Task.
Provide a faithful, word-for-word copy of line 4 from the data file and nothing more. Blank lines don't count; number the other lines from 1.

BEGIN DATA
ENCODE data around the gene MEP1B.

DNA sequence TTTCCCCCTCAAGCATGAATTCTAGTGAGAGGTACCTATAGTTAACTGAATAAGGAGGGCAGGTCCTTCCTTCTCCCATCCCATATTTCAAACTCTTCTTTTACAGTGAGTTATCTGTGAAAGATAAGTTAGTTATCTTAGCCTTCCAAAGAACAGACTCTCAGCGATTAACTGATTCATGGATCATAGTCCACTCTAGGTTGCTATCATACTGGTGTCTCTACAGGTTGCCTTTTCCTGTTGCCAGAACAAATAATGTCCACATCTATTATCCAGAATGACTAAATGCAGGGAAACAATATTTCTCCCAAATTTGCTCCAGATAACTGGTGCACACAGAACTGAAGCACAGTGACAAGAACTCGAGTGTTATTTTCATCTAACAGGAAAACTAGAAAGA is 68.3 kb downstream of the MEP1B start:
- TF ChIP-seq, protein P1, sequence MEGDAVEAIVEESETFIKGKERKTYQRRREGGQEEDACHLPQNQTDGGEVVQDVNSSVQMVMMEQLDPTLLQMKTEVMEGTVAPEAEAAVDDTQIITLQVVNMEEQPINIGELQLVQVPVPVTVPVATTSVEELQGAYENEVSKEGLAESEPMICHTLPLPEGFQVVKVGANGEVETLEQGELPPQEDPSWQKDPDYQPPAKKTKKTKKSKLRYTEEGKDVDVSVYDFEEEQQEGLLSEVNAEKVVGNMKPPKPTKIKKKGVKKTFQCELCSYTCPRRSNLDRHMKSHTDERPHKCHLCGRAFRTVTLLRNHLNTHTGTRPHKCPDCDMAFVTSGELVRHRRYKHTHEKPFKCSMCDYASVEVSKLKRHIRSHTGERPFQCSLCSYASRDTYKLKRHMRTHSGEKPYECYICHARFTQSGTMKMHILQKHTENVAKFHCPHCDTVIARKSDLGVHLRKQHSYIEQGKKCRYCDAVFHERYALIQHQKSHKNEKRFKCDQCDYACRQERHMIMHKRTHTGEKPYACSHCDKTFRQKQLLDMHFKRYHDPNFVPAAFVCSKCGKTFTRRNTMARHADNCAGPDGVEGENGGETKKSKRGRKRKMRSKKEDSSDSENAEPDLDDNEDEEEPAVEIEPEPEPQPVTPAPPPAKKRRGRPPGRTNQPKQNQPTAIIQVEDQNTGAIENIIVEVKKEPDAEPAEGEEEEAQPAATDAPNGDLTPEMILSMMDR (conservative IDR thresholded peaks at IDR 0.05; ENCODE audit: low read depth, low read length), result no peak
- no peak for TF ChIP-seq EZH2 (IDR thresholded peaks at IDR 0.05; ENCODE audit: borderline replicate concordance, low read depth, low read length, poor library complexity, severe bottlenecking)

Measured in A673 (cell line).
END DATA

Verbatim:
- no peak for TF ChIP-seq EZH2 (IDR thresholded peaks at IDR 0.05; ENCODE audit: borderline replicate concordance, low read depth, low read length, poor library complexity, severe bottlenecking)